|Other Abstract||One of the most important functions in the individual development is the interaction and integration of each sensory input. There exist two competing theories, i.e. the deficiency theory and the compensatory theory, regarding the origin and nature of changes in visual functions observed after auditory deprivation. The deficiency theory proposed that integrative processes are essential for normal development. In contrast, the compensatory theory stated that the loss of one sense may be met by a greater reliance upon, therefore an enhancement of the remaining senses. Given that hearing impaired children’s learning depends primarily on visual information, it is important to recognize the differences of visual attention between them and their hearing age-mates.
Differences among age groups could exist in either selectivity or sustained attention. Study 1 and study 2 explored the selective and sustained attention development of hearing impaired and hearing students with average cognitive ability, aged from 7 years to college students. The analysis and discussion of the results are based on the visual attention development as well as deficiency theory and compensatory theory. According to the results of the study 1 and study 2, the spatial distribution and controlling of the visual attention between hearing impaired and hearing students were also investigated in the study 3 and study 4. The present work showed that:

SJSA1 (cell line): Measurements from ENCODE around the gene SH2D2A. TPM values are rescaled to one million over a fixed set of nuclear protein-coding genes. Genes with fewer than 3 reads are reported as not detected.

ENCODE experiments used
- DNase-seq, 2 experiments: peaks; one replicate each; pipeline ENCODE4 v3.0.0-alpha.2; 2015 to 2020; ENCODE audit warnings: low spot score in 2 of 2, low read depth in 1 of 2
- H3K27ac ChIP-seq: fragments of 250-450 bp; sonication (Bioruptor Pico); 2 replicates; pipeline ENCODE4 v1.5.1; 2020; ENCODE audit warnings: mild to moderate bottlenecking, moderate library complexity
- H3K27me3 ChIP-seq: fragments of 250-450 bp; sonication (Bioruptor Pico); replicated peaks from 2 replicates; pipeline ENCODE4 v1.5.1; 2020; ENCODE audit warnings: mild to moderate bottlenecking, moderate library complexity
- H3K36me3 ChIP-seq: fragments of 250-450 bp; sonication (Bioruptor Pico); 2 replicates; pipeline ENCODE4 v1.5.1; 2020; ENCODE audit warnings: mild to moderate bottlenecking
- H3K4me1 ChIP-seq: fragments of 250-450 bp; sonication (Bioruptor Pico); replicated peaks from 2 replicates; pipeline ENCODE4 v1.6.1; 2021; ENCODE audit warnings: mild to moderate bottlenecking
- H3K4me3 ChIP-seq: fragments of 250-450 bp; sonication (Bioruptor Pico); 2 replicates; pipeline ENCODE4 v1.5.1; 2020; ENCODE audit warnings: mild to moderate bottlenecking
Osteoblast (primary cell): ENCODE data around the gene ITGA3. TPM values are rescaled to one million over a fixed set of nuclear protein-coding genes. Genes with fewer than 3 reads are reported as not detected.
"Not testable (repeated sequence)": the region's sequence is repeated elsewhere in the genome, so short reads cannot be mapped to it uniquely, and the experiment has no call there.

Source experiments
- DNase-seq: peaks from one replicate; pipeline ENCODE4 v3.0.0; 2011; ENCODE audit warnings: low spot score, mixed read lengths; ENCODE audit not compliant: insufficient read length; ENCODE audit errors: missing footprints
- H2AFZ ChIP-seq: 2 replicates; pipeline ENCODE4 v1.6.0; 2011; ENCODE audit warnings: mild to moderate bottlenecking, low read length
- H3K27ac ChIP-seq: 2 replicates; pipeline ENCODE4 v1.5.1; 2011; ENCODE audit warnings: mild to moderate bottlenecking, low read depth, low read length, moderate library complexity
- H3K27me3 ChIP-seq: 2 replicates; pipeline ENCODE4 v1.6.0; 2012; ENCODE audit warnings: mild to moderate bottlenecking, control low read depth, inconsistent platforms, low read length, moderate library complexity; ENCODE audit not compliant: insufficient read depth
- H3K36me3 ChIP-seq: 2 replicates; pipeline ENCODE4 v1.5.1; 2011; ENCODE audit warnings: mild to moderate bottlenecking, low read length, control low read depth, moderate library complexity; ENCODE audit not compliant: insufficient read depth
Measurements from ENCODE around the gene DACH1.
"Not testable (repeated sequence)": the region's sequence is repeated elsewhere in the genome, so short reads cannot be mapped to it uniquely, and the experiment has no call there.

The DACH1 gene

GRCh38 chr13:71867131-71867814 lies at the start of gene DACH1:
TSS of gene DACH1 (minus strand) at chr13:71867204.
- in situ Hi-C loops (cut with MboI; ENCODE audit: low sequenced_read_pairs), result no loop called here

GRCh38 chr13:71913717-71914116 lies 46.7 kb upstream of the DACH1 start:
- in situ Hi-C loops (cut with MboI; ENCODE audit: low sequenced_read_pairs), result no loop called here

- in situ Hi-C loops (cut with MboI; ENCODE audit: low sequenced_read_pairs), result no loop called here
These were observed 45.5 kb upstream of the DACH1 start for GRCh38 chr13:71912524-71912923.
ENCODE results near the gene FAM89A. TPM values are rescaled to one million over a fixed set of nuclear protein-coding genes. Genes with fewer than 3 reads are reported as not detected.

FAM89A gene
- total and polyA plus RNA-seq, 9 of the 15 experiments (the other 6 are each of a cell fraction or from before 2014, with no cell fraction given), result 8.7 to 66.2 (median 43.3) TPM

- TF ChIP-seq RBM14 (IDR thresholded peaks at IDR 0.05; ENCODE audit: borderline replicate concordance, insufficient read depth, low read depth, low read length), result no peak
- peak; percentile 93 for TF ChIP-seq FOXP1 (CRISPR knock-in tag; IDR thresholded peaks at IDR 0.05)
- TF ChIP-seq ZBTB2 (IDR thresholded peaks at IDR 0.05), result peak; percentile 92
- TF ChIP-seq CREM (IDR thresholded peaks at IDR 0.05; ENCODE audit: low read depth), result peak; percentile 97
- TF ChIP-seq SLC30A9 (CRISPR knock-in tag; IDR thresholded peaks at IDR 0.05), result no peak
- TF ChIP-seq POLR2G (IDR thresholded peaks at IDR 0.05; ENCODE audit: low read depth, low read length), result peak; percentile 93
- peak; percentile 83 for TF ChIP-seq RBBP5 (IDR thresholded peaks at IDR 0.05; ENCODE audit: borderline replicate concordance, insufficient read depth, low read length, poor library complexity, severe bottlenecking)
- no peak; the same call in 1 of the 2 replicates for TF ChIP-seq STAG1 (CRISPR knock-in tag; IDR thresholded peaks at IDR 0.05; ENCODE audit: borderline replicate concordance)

Firstly, both hearing impaired and hearing participants had the similar developmental trajectory of the sustained attention. The ability of children’s sustained attention appeared to improve with age, and in adolescence it reached the peak. The hearing impaired participants had the comparable sustained attention skills to the matched hearing ones. Besides, the results of the hearing impaired participants showed that they could maintain their attention and vigilance on the current task over the observation period.
Secondly, group differences of visual attention development were found between hearing impaired and hearing participants. In the childhood, the visual attention developmental speed of the hearing impaired children was slower than that of the hearing ones. The selective attention skill of the hearing impaired were not comparable to the hearing ones, however, their selective skill improved with age, so in the adulthood, hearing impaired students showed the slight advantage in the selective attention skill over the hearing ones.
Thirdly, hearing impaired and hearing participants showed the similar spatial distribution in the attention resources. In the low perceptual load condition, both participants were suffered great interference of the distrator at the fixation. In contrast, in the high perceptual load condition, hearing impaired adults were suffered more interference of the peripheral distractor, which suggested that they distributed more attention resources to the peripheral field when faced difficult tasks.
Fourthly, both groups showed similar processing in the visual attention tasks. That is, they both searched the target with only the color feature in a parallel way, but in a serial way while processing orientation feature and the features with the combination of the color and orientation. Furthermore, the results indicated that two groups show similar ways in the attention controlling.
In summary, the present study showed that visual attention development was dependent upon the integration of multimodal sensory information. Because of the interaction and integration of the input from various sensory, it has a negative impact on the intact sensory at the early stage of one sensory loss, however, it can better the functions of other intact sensory gradually with development and practice.|